Washington, DC—Today, a coalition of national health professional organizations put forward updated recommendations for clinical guidelines to the Women’s Preventive Services Guidelines. The U.S. Department of Health and Human Services’ Health Resources and Services Administration announced they are supporting these clinical guidelines. With the aim of improving the well-being of women across the country, the list of preventive services includes implementation considerations to address clinical and practical aspects of applying the recommendation for patient care.
The new HRSA-supported guidelines address a number of unique health issues and concerns that women face and span topics from screening pregnant women for gestational diabetes to prevention education and risk assessment for HIV in adolescent and adult women.
Notably, included in the new recommendations is breast cancer screening for average-risk women, a topic that has been the cause of confusion between patients and practitioners alike. It allows for screening to begin as early as age 40 and for women to receive a mammogram every one or two years.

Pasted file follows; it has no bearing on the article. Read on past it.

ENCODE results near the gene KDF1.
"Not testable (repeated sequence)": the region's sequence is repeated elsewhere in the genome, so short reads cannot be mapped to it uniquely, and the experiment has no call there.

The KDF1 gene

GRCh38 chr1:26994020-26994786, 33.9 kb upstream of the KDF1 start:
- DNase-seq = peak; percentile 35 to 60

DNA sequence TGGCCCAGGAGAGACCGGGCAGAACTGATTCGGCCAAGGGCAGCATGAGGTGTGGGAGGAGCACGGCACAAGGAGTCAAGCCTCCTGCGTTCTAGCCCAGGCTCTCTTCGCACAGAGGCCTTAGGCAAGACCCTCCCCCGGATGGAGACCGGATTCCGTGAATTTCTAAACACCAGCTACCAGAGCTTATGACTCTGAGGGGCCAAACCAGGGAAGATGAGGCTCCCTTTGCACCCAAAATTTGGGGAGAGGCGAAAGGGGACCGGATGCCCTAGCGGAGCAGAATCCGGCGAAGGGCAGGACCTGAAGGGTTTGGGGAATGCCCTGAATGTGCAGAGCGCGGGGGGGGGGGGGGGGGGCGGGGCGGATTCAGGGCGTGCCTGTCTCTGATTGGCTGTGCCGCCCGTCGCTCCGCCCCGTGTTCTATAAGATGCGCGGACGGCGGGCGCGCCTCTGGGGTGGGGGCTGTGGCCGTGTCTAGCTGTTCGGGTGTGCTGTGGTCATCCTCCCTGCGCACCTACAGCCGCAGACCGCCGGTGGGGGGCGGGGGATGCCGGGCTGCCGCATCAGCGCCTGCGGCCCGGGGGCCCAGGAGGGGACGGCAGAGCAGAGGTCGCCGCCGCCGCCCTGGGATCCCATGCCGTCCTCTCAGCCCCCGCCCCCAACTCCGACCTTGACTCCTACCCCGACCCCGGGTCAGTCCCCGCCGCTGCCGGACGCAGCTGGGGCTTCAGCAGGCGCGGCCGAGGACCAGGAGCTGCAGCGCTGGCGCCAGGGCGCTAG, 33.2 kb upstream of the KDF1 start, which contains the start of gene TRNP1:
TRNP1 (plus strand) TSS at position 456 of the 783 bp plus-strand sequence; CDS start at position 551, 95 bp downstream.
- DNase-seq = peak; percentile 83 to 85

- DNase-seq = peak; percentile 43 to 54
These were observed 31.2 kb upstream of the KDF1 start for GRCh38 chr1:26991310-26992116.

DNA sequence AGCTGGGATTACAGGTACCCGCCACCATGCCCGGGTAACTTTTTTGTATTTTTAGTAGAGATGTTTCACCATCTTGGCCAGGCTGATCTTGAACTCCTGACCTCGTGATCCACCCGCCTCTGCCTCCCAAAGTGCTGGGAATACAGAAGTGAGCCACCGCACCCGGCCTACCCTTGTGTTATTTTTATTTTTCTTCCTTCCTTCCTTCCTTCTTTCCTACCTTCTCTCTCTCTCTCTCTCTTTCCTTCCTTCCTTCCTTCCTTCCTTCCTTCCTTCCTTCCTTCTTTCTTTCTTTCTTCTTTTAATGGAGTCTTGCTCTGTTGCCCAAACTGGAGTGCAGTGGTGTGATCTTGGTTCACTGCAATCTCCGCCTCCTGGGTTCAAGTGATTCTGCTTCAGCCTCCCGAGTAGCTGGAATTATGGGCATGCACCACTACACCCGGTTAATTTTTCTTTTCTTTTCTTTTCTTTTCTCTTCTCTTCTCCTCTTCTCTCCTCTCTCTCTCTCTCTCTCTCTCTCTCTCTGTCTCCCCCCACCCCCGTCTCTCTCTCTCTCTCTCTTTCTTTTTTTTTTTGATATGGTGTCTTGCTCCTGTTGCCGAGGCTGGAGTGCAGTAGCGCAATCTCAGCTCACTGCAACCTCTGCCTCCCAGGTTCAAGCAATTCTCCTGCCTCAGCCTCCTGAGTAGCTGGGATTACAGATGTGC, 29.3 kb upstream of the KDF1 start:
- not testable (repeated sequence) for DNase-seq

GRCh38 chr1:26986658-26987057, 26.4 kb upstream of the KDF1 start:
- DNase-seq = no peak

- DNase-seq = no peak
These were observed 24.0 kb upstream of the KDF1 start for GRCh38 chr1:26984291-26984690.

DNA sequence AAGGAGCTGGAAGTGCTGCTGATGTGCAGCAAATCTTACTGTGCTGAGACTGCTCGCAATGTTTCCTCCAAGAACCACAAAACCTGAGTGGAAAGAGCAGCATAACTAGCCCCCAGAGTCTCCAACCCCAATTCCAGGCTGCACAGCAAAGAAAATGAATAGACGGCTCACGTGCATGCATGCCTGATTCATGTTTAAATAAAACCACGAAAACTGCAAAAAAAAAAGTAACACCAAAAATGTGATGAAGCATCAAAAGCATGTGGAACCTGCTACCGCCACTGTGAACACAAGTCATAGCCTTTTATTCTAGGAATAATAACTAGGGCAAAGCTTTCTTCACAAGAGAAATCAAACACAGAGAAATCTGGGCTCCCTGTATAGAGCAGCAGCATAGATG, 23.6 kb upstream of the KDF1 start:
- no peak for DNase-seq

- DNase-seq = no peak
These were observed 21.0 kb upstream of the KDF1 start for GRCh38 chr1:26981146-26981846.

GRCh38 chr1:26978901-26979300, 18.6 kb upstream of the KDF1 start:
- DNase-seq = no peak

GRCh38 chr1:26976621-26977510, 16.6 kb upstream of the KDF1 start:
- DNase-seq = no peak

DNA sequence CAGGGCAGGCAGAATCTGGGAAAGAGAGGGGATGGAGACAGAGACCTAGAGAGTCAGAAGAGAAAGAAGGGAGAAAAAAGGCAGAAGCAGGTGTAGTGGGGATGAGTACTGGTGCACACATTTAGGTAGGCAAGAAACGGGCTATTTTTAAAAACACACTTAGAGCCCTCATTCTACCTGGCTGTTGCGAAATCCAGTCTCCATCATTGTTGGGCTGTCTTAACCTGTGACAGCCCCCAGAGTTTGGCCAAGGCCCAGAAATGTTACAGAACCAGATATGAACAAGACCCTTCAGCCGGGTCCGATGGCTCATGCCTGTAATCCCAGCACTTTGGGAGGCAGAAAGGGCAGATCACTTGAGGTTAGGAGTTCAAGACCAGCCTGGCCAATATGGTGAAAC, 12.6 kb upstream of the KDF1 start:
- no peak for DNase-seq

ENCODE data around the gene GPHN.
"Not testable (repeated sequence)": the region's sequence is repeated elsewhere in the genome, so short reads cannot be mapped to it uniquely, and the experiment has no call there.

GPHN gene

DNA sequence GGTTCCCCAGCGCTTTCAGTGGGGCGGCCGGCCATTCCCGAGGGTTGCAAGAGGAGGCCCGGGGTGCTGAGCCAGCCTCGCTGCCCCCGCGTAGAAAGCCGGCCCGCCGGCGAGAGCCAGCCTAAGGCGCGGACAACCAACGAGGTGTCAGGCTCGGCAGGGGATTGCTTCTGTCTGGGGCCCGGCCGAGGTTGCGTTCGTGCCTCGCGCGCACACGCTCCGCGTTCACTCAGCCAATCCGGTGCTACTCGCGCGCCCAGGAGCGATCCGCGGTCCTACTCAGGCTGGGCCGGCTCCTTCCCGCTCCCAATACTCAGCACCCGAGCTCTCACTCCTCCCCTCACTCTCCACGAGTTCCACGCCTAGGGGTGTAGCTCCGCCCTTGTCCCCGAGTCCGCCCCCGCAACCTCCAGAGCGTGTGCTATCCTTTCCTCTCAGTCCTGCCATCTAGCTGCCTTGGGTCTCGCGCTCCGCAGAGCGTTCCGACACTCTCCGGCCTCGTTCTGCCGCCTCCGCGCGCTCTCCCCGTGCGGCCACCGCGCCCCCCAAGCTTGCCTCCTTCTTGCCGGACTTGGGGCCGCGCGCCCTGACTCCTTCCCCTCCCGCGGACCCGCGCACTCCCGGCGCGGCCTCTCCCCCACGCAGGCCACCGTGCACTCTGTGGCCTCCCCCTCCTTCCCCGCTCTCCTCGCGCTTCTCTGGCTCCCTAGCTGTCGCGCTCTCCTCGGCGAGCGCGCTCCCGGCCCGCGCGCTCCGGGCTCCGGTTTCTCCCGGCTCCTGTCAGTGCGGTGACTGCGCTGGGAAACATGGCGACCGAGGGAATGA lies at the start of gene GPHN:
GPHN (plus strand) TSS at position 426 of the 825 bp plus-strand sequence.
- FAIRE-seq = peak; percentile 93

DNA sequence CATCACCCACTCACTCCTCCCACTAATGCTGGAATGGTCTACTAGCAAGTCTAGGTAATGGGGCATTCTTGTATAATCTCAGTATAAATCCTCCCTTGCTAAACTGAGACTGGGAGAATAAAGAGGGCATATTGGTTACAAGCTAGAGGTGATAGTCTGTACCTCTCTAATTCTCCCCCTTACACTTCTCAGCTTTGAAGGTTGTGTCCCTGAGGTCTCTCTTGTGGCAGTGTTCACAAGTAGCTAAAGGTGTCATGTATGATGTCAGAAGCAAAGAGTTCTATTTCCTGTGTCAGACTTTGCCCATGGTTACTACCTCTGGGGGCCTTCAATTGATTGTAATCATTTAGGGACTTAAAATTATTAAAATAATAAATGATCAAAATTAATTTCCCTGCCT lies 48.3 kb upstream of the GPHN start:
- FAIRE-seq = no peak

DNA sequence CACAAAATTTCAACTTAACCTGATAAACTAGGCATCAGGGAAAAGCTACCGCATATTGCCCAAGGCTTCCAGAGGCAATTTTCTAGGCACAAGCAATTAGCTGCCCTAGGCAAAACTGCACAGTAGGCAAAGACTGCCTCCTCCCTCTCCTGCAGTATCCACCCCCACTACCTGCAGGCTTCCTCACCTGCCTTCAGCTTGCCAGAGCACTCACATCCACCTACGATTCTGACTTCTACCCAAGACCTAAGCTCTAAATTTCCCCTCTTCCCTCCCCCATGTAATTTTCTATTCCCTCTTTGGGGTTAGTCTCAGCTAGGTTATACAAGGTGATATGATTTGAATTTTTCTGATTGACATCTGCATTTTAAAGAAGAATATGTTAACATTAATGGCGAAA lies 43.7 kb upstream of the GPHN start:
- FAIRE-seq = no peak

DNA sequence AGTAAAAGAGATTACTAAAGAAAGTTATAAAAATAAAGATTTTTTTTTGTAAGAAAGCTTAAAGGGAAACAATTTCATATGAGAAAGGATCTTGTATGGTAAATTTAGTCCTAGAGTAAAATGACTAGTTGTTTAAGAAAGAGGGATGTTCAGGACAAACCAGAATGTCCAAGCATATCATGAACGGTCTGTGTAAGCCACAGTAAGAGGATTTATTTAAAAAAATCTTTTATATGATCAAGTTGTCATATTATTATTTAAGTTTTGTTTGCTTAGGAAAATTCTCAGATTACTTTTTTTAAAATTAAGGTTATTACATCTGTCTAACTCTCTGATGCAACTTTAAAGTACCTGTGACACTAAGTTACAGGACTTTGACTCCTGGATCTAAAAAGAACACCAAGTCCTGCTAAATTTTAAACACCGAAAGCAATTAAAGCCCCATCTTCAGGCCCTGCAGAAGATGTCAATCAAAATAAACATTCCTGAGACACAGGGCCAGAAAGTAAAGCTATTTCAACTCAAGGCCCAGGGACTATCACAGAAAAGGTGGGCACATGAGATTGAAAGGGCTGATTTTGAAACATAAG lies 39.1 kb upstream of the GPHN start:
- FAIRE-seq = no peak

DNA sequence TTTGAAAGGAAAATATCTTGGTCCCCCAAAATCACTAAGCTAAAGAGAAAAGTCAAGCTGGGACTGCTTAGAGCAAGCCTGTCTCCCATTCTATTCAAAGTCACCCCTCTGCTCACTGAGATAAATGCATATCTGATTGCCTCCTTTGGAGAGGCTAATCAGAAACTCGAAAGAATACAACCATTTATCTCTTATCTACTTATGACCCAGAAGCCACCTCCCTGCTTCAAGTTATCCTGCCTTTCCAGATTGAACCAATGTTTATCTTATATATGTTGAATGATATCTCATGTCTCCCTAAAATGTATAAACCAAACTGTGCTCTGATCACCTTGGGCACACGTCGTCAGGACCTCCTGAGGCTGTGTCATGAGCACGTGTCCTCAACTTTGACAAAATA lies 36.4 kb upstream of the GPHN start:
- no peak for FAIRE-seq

Other updates to the Women’s Preventive Services Recommendations include:
- Comprehensive Lactation Support Services (including counseling, education, and breastfeeding equipment and supplies) during pregnancy and the postpartum period to ensure the successful initiation and maintenance of breastfeeding.
- Cervical Cancer Screening for average-risk women aged 21 to 65 years. For women aged 21 to 29 years, the Women’s Preventive Services Initiative recommends cervical cancer screening using cervical cytology (Pap test) every 3 years. Cotesting with cytology and human papillomavirus testing is not recommended for women younger than 30 years. Women aged 30 to 65 years should be screened with cytology and human papillomavirus testing every 5 years or cytology alone every 3 years.
- Screening Pregnant Women for Gestational Diabetes Mellitus after 24 weeks of gestation (preferably between 24 and 28 weeks of gestation) in order to prevent adverse birth outcomes.
- Contraceptive Care for adolescent and adult women and access to the full range of female-controlled contraceptives to prevent unintended pregnancy and improve birth outcomes. Contraceptive care should include contraceptive counseling, initiation of contraceptive use, and follow-up care (e.g., management and evaluation, as well as changes to and removal or discontinuation of the contraceptive method).
- Prevention Education and Risk Assessment for HIV Infection in adolescents and adult women at least annually throughout the lifespan. All women should be tested for HIV at least once during their lifetime. Additional screening should be based on risk, and screening annually or more often may be appropriate for adolescents and women with an increased risk of HIV infection.
- Screening Adolescents and Women for Interpersonal and Domestic Violence and, when needed, providing or referring for intervention services.